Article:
If you are pregnant and at what you think is 2 weeks, this begins one week after the start of your last menstrual period. Your last period is finished now and the hormones estrogen and progesterone are causing your uterus to build a new layer of endometrium (your uterine lining) to prepare for your soon-to-be-conceived baby. This lining thickens and becomes engorged with blood, ready to receive, cushion and nourish your baby. At the same time, one of your ovaries is growing and ripening an egg, in preparation for ovulation.
This is the most fertile time of your cycle and is the optimum time to make love every day or every-other day to help maximize your chances of becoming pregnant, since your body is almost ready for ovulation and an egg will very soon travel down your fallopian tube to meet up with your partner’s sperm.
If you are using an ovulation prediction kit, this may be when you should start testing. Ovulation tests work by detecting the surge in luteinizing hormone (LH), which your pituitary gland releases just before ovulation. There are two main ovulation test varieties; one that measures LH in your saliva and one that measures LH in your urine. Be sure to read and follow the directions carefully.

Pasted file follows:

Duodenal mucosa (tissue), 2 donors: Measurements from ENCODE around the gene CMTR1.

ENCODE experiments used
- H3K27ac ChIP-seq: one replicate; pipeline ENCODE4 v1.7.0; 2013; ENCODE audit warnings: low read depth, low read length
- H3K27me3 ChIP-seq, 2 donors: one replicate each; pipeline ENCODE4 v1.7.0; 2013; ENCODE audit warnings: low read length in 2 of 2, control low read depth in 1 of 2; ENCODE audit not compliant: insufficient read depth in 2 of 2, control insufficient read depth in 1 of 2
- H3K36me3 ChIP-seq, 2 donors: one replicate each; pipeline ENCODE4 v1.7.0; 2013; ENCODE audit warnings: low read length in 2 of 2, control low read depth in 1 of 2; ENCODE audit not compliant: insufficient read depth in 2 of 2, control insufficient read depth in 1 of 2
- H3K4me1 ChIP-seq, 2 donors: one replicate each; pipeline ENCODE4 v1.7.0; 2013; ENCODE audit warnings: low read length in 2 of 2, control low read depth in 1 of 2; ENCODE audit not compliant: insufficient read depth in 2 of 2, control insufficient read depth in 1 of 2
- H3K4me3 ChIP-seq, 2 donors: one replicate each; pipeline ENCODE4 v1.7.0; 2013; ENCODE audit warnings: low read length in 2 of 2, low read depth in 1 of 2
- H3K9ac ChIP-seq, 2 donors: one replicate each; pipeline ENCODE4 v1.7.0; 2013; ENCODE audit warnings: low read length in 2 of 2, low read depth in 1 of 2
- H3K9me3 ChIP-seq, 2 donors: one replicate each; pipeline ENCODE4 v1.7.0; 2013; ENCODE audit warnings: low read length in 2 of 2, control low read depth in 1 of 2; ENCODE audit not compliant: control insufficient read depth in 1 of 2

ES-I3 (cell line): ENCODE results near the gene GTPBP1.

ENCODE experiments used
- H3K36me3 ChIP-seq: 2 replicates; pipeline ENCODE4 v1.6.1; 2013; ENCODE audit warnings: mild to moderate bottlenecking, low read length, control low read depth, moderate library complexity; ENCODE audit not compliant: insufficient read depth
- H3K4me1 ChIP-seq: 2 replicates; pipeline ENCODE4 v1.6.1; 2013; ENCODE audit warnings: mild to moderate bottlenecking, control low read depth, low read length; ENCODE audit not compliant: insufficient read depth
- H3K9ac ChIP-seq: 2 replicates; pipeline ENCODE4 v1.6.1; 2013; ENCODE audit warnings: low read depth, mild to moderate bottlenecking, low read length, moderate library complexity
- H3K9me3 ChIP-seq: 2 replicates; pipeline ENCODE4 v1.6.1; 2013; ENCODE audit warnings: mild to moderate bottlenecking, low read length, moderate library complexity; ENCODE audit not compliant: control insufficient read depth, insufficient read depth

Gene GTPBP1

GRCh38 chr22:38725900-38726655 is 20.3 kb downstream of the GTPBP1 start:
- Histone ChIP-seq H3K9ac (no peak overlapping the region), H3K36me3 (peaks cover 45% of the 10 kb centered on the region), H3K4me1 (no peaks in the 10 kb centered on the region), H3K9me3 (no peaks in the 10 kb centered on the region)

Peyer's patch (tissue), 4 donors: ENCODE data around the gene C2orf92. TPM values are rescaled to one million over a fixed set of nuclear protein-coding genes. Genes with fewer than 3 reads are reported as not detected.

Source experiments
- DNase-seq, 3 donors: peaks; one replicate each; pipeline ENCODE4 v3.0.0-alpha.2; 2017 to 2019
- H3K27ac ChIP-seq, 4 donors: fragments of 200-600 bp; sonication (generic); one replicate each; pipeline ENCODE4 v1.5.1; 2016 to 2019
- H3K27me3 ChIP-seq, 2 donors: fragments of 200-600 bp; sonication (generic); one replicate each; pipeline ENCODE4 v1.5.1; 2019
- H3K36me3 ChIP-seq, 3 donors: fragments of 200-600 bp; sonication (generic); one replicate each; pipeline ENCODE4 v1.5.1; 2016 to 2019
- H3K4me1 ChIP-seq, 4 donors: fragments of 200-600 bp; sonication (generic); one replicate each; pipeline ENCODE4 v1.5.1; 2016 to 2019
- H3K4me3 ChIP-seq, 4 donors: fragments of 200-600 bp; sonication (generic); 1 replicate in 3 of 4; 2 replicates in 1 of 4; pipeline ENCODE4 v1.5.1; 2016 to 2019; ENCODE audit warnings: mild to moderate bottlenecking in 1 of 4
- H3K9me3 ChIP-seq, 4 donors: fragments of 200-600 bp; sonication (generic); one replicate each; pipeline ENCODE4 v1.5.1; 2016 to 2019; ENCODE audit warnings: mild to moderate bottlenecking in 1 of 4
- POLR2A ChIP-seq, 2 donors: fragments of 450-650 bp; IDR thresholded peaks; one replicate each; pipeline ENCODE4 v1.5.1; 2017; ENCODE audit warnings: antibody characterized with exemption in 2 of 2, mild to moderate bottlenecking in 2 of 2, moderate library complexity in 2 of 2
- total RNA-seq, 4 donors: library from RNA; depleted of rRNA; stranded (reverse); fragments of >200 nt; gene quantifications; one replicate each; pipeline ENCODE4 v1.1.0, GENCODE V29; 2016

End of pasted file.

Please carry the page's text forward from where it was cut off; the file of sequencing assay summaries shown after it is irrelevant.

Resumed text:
By the end of this week you may feel some cramping, particularly on one side of your abdomen, signaling, that you are ovulating. The pain typically radiates from whichever ovary is ovulating. This is called mittelschmerz (MITT-ul-shmurz) and is fairly common, although not all women feel ovulatory pains.
Slight spotting is also not uncommon during this time. In addition to these symptoms of impending ovulation, you may notice your cervical mucus increasing and becoming more and more slippery and stretchy, because of higher estrogen levels. This will help your partner’s sperm penetrate your cervix on their way to meet your egg.